Two Trend-Setting Tile Patterns and Whether (or Not) You Can Use Them in Your Design

Aug 10, 2017

Rectangular tile is a staple in both residential and commercial design. Available in just about every size, from small (think subway tile) to large format, rectangular tile adds a modern spin to a floor and wall covering that’s been around for centuries. There are many ways to install your rectangular tiles to achieve different effects. The most common laying patterns for rectangular tiles are both the offset pattern and the soldier (straight lay) pattern. These options and tried and true and can work with virtually any style of home.


1/3 offset pattern (above). Most manufacturers recommend that floor tiles 12" x 24" and greater should be laid with a maximum 1/3 offset


Soldier (straight lay) pattern

If you want your floors or walls to be the focal point of the space, why not incorporate a herringbone or basket weave pattern into your design?

Herringbone is a v-shaped, zigzag pattern that can be installed either on a 45-degree angle or at 90 degrees (parallel to your walls). It dates back to the Roman Empire, during which it was a pattern of choice when constructing roadways. The pattern was (and still is) common in fabrics and jewelry, and has become a desirable look in the floor and wall covering industry. Look no further than Instagram and Houzz for all of your herringbone tile inspiration. Used on floors, backsplashes and in custom showers, the herringbone pattern provides enough interest without requiring the use of a bold tile for impact (unless, of course, that’s your goal!). A plain white subway tile, for example, can make a huge statement if the angular herringbone design is accentuated with a dark grout. 


Herringbone pattern

The basket weave pattern, alternately, involves alternating rows of rectangular tiles placed at a 90-degree angle from one another. Depending on the dimensions of your tile, the pattern might have two, three or more tiles running consecutively in one direction. This pattern provides an entirely different look in comparison to herringbone, but one that is equally as eye catching.

BarnwoodBeigeGallery2.jpg#asset:10089Basket weave pattern

But wait! Before you fall in love with a rectangular tile and want to install it using the herringbone or basket weave pattern, you’ll want to read ahead. There are some basic steps you can follow to determine whether or not these patterns will work with your tile selection. 

Step 1.  Measure your tile. The length of the tile should be a multiple of the width (plus several millimetres extra – more on that later). For example, if your tile is 12 inches wide, check if it measures 24, 36 or 48 inches in length. Good? If your tile is 10 inches long and, say, 4 inches wide, you will not be able to successfully install the tile in a herringbone or basket weave pattern.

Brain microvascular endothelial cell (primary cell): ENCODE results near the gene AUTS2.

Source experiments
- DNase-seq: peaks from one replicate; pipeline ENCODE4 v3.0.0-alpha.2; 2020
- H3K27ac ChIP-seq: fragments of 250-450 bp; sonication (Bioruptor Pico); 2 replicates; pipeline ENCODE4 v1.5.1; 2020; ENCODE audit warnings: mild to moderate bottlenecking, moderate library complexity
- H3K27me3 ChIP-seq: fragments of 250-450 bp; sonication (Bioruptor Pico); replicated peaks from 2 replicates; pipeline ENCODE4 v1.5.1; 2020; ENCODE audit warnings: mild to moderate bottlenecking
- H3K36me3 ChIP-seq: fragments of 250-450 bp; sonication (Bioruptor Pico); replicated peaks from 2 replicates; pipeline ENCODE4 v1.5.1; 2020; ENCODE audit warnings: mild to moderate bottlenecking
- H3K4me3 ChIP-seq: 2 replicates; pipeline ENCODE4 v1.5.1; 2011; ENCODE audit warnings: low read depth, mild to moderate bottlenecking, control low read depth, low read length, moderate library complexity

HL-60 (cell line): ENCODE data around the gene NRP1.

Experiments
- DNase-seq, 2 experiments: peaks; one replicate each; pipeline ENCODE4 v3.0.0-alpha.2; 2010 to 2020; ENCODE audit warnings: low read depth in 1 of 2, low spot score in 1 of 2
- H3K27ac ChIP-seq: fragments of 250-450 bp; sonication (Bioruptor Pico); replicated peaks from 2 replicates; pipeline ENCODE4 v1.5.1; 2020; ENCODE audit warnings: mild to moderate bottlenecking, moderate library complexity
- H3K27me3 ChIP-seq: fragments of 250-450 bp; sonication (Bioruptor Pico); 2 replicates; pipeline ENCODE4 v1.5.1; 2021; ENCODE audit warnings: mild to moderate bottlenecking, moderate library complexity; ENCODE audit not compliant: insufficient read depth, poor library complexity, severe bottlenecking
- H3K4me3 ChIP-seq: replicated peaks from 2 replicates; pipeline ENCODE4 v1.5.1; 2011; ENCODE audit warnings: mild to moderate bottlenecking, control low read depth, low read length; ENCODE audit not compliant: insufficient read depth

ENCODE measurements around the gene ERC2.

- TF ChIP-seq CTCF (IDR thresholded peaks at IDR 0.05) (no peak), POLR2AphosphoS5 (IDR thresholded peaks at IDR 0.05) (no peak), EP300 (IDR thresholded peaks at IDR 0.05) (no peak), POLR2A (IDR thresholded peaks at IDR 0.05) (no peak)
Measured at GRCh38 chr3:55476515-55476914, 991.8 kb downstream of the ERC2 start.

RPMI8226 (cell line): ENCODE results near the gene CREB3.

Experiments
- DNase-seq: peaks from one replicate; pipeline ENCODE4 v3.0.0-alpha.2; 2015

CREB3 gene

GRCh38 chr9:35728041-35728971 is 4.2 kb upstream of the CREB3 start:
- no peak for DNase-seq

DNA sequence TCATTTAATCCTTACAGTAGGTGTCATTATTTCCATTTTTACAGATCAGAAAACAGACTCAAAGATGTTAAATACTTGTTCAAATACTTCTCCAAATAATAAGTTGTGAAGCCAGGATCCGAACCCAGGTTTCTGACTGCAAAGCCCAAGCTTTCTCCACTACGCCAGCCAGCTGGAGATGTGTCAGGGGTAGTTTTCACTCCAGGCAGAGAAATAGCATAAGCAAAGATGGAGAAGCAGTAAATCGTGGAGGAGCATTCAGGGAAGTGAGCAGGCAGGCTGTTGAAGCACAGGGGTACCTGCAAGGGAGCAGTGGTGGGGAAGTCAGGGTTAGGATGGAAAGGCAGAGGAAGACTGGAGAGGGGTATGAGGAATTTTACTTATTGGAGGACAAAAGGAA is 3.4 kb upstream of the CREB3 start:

Step 2.  Gather several samples of your tile. If the length of your tile measures twice the width, take three tiles. If the length measures three times times the width, take four tiles. 

Step 3.  Lay one (main) tile on the floor. Along length of this tile, arrange the other tile samples with the shortest lengths touching the long side of the main tile (see image below). As you can see, the four vertical tiles don’t fit within the 16-inch length of the main tile. This means that you cannot successfully install this tile in a herringbone or basket weave pattern.


Step 4.  If your results from Step 3 look more like this image (below), you’re on track to having the floor or wall of your dreams! If your vertical tiles fit nicely within the length of the main tile with room for grout joints, your tile can be used in either a herringbone or basket weave pattern. Having extra room for grout joints is imperative. If your tiles are flush to the edge of the main tile but there is no space for grout between the vertical tiles, these patterns will not work.


You can use this test on any rectangular tile that has a length that’s an (approximate) multiple of the width (refer back to Step 1). These outlines below illustrate tiles with a 1:3 and a 1:4 ratio. 


Choosing new floor or wall coverings for your space can be exciting. If you have a clear vision of what you want, the search for the perfect product might not take as long as you think. If you love the look of the herringbone or basket weave pattern and are aware of the steps we’ve outlined when you enter a flooring showroom, you will save yourself valuable time and will avoid potential disappointment in the long run. Trust us – the results will be worth the effort! 

SPECIAL NOTE:  Sometimes, tile manufacturers’ photos will show tiles installed in a herringbone pattern. This pattern may not actually work for these tiles, as many manufacturer photos are digitally enhanced for aesthetic (not functional) purposes. If you find a tile you like, have your tile supplier confirm that this pattern will work. If you are installing your tile in a basket weave pattern, you can tell very quickly whether or not the pattern works (refer to images in Steps 3 and 4). With the herringbone pattern, the issues may not be evident right away, but will show up further along in the installation.